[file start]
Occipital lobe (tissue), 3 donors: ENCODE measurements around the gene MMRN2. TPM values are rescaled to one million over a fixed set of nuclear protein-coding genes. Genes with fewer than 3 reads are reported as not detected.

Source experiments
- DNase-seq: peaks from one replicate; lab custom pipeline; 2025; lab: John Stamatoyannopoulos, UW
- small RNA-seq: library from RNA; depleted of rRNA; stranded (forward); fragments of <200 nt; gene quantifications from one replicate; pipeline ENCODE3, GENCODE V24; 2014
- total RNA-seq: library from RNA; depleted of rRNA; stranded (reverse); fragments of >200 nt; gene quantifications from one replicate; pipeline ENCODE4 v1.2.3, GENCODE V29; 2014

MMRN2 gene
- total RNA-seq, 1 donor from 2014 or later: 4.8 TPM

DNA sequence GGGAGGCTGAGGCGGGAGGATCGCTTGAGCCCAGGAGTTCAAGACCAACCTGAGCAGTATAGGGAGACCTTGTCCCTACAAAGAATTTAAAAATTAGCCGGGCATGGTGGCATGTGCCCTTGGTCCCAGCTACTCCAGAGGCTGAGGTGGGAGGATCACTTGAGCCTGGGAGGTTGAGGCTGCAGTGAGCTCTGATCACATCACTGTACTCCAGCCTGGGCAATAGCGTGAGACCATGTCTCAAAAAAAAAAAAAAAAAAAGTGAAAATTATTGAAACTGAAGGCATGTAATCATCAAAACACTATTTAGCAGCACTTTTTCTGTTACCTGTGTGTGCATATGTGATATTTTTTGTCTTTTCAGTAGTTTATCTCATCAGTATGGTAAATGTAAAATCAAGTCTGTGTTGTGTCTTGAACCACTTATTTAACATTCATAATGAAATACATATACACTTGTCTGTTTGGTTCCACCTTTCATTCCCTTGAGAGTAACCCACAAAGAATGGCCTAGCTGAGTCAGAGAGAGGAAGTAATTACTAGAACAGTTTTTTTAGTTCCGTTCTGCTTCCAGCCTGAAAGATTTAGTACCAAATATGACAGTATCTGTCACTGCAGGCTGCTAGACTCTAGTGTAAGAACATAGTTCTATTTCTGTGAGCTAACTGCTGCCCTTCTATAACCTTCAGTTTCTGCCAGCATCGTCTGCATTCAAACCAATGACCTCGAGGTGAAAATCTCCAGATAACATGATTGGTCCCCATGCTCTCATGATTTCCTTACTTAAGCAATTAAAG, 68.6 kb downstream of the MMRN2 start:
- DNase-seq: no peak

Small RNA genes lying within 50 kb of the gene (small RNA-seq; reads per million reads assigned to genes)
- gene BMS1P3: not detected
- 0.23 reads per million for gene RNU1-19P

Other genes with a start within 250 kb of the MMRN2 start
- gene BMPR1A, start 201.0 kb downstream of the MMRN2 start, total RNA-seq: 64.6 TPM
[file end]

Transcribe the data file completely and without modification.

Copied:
Occipital lobe (tissue), 3 donors: ENCODE measurements around the gene MMRN2. TPM values are rescaled to one million over a fixed set of nuclear protein-coding genes. Genes with fewer than 3 reads are reported as not detected.

Source experiments
- DNase-seq: peaks from one replicate; lab custom pipeline; 2025; lab: John Stamatoyannopoulos, UW
- small RNA-seq: library from RNA; depleted of rRNA; stranded (forward); fragments of <200 nt; gene quantifications from one replicate; pipeline ENCODE3, GENCODE V24; 2014
- total RNA-seq: library from RNA; depleted of rRNA; stranded (reverse); fragments of >200 nt; gene quantifications from one replicate; pipeline ENCODE4 v1.2.3, GENCODE V29; 2014

MMRN2 gene
- total RNA-seq, 1 donor from 2014 or later: 4.8 TPM

DNA sequence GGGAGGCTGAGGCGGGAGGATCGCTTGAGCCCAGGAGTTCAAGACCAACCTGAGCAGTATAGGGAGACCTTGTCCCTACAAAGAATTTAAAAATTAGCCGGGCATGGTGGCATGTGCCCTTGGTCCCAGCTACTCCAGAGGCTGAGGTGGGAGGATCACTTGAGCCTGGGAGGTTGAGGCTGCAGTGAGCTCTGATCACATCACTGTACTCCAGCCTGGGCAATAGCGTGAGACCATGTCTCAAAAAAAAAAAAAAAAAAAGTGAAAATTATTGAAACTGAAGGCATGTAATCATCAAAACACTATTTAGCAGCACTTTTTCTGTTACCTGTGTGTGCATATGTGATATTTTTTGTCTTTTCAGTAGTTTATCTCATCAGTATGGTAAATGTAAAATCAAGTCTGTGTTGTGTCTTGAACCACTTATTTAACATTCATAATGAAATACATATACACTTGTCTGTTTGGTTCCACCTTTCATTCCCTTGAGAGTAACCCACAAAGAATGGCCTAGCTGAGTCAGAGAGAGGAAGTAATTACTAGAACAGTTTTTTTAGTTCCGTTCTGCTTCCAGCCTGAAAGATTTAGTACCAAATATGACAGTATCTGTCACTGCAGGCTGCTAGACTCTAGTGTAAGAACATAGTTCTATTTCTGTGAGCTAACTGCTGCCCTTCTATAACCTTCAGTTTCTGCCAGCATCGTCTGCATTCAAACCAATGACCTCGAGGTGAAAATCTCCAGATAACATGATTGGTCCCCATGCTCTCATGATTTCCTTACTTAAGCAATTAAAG, 68.6 kb downstream of the MMRN2 start:
- DNase-seq: no peak

Small RNA genes lying within 50 kb of the gene (small RNA-seq; reads per million reads assigned to genes)
- gene BMS1P3: not detected
- 0.23 reads per million for gene RNU1-19P

Other genes with a start within 250 kb of the MMRN2 start
- gene BMPR1A, start 201.0 kb downstream of the MMRN2 start, total RNA-seq: 64.6 TPM